Kicking in with some proper old style TR808 drum sounds before a set of mildly discordant piano and brass chords, ‘Cosmos’ by Dion Kerr is nine minutes of jazzy instrumental, a series of repeating motifs, moving through arrangements and phrases, alternating saxophone and experimental guitar courtesy of collaborator Jeff Parker.
Here using an original composition from his days at the Manhattan School Of Music, Kerr deconstructs and recasts the piece into an improvisational modern big band arrangement, marrying old school drum machine beats, cassette tape saturation, and experimental modern jazz.
‘Cosmos’ is from Kerr’s new album ‘Ivy’, available to preorder from his Bandcamp page.
‘How About You’ starts simply enough, a few measures of descending piano riff and Muonoke’s vocal before the full-on ‘brushes and hi-hats’ rhythm section kick, and we’re treated to the rich pleasure of Muoneke’s outstanding vocal.
This is full, old-school combo swing-time jazz a la Gershwin, Basie, or Woody Herman, or the best of West End show-tunes, the piano riffing alongside upright bass and a perfectly phrased trumpet interlude, Muoneke’s voice deep, rounded, and resonant throughout. The timbre and tone of his mellow baritone a perfect counterpoint to the band beneath; Muoneke describes himself as ‘the young man with the old soul’, and on ‘How About You’ he’s not wrong, the song instantly transporting us back to a 1940’s pre-Bebop era of smoky jazz clubs, expressive, strong, and vibrant, Muoneke’s lyrics a canny mix of old school (‘Lady Ella’s voice’) and new (‘Some roti curry goat, rice, and peas’), self-aware but never jarring or incongruous.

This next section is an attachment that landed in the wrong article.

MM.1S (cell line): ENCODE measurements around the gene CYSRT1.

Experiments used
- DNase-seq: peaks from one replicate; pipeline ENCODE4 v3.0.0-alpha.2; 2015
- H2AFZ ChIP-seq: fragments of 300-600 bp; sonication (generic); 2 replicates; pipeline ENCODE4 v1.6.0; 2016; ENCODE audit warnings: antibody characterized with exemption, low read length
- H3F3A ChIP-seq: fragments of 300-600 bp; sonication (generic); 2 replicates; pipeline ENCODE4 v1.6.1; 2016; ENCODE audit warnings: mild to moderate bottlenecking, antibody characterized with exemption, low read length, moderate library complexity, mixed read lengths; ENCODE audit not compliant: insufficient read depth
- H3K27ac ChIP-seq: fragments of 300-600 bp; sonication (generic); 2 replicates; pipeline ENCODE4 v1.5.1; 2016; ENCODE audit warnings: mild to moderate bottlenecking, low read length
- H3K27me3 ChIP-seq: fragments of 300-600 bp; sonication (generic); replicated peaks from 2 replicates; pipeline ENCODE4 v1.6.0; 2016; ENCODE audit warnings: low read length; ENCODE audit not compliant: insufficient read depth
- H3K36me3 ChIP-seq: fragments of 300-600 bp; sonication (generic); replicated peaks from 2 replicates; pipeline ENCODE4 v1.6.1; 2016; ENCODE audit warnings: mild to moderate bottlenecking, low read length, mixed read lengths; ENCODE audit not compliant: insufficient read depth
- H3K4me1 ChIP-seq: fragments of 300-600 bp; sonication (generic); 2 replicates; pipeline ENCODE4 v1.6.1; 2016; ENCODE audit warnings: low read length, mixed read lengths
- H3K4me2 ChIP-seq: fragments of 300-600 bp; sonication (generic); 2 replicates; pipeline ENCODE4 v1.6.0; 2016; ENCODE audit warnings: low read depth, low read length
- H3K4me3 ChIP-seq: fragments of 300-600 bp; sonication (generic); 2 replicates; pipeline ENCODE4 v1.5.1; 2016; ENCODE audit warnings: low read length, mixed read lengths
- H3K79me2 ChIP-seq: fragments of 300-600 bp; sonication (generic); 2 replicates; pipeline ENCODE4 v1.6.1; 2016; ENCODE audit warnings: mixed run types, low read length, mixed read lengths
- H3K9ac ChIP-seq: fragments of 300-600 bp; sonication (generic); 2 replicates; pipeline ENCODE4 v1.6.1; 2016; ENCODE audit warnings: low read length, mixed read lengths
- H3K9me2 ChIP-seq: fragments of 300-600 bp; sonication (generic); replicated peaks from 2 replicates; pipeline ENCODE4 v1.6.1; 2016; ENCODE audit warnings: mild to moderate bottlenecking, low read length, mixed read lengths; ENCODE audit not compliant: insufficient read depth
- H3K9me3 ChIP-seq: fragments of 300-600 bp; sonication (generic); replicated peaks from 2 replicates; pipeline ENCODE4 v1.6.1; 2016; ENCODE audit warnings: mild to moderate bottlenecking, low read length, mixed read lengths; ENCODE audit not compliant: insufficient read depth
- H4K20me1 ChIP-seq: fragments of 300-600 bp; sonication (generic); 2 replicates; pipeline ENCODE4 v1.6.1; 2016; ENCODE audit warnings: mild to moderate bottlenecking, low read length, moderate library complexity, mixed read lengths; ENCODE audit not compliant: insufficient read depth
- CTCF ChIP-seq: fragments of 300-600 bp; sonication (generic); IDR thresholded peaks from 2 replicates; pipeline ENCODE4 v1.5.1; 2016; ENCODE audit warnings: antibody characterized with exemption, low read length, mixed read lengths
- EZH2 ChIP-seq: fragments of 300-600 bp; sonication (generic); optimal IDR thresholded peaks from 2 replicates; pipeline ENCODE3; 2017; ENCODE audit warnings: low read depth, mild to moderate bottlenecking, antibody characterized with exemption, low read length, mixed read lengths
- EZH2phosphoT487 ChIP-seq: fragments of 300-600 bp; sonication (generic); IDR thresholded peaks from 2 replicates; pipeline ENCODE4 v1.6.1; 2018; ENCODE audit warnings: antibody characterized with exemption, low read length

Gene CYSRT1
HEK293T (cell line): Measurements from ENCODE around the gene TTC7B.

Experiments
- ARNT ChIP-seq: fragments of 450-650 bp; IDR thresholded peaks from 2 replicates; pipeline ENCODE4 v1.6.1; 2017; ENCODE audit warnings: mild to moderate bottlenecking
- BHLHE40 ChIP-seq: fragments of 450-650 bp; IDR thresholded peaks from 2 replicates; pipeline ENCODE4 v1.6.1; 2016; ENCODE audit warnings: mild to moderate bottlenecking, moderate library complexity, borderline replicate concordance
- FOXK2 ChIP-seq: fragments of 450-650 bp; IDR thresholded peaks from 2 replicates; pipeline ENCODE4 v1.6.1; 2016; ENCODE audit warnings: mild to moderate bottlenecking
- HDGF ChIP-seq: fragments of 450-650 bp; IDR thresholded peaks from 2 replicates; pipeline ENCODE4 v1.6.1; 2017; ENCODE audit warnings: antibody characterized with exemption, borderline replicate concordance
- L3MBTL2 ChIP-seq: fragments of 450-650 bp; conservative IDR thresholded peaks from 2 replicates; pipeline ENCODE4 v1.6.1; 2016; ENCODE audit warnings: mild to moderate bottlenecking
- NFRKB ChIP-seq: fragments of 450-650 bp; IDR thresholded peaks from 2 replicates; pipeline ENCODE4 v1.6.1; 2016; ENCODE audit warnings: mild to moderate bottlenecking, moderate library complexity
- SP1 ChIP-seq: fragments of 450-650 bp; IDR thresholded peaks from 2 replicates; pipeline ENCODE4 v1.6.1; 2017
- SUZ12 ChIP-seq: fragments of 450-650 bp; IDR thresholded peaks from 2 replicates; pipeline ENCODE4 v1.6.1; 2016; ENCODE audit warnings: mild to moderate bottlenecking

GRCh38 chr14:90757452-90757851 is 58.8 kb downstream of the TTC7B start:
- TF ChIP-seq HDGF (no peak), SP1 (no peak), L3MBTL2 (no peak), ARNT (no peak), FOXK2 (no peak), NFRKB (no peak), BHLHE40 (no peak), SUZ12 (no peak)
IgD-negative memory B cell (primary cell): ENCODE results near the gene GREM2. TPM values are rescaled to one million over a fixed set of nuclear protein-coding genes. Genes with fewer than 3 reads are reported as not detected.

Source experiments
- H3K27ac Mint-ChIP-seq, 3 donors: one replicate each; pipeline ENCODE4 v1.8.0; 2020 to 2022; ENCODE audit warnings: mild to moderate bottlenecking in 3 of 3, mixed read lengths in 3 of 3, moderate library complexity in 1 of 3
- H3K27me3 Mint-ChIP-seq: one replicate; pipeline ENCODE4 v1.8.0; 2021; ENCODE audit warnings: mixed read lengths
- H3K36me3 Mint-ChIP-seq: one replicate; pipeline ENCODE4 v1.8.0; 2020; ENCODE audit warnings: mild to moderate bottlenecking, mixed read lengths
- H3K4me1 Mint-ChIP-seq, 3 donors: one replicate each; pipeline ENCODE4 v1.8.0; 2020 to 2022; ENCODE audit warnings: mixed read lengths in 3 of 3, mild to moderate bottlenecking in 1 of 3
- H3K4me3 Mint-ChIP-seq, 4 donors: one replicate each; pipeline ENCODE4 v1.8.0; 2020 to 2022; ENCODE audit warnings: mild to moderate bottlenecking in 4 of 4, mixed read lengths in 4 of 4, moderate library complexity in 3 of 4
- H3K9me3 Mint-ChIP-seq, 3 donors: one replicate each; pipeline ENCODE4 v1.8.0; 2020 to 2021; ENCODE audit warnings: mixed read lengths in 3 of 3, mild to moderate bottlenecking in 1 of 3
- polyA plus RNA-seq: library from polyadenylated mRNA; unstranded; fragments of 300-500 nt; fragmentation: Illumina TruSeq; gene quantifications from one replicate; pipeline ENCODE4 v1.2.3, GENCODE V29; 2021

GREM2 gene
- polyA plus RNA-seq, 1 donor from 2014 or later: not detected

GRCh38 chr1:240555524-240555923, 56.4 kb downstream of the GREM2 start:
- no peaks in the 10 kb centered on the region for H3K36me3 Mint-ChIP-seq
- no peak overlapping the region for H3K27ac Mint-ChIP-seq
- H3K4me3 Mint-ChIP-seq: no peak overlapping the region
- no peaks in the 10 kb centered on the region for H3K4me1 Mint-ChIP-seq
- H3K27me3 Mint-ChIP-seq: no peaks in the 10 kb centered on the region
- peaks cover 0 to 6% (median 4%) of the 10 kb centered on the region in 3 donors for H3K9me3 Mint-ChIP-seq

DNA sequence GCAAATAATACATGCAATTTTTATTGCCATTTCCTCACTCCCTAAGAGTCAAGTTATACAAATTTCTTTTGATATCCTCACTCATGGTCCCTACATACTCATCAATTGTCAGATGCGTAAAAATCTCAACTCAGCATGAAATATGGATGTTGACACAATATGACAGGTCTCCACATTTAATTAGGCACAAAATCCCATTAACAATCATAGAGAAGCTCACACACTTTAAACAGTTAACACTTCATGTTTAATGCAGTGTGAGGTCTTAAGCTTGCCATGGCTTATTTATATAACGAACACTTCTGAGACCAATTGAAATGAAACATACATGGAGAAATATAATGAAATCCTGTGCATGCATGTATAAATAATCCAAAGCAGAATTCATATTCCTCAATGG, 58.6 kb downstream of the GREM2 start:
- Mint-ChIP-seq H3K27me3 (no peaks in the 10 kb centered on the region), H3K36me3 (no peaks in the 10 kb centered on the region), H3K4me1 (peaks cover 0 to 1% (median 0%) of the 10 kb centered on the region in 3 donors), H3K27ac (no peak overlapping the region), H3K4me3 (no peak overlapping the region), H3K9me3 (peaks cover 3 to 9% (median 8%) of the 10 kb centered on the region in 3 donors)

A masterclass of swing, Muoneke’s debut album is available to pre-save via his Facebook page.
Starting off with a subtle piano-and-drum part before the pulled back distorted vocals and mellow saxophone kick in, Yoni Mayraz’s ‘I used to think about God’ is a chilled-out, jazzy deep-cuts style wander through anger and acceptance, a cry to revisit a simpler, more peaceful time when the beauty of home and comfort had yet to be superseded by the fear and confusion of the last few months.
Noam Darvish’s vocal is pulled masterfully back in the mix, the track carried instead by Matan Vardi’s freeform jazzy sax, a three-minute paean to love and acceptance, the lead single from Mayraz’s new ‘Rough Cuts’ EP.
‘Immersive’ isn’t usually the first adjective which comes to mind to describe a standout track from Jazz ensemble but discernibly, the Leeds-lauded Jazz outfit Dangerbirds are anything but archetypal.
After forming in 2018, Dangerbirds took their time crafting their transcendently warm album “Shapes”. Part Ambient Jaz and Part Progressive Melodic Instrumental Rock, the album is a deluge of complexity weaved into trustable rhythms. The standout track is undoubtedly Red Tea, it may not use typical time signatures, yet, you’ll want to surrender your pulses to the alchemy weaved by virtuoso-level composer and guitarist Sam Horan regardless.
Never let it be said that Jazz can’t be accessible and fit for contemporary airwaves.
You can check out Red Tea along with the rest of Dangerbirds debut album Shapes via Spotify.
Tracks such as the debut single from San Francisco-based artist Kwonrad remind you just how powerful dreamy melodious music can be.
“Vanilla & Honey” feels like an act of pure indulgence when you hit play. The immersive gravity starts with delicately light and warmly textured notes which trickle under Hunter Conrad’s soul-soothing vocals. The accordance carved on the guitar is equally as hypnotic. Finishing off the soundscape is the rhythmically intoxicating prowess of Alec Kwo (keyboards, synths, bass, engineering).
Any fans of improvisation offering artists such as Hiatus Kaiyote, Stevie Wonder, and Vulfpeck will definitely want to hit play and drink in the delectable infusion of Soul, Jazz, Indie, Rock and Folk.
You can check out Kwonrad’s single Vanilla & Honey for yourselves by heading over to Spotify.
Fernando Peters may not be a household name, but the artists who he has composed for and played as a session artist with are.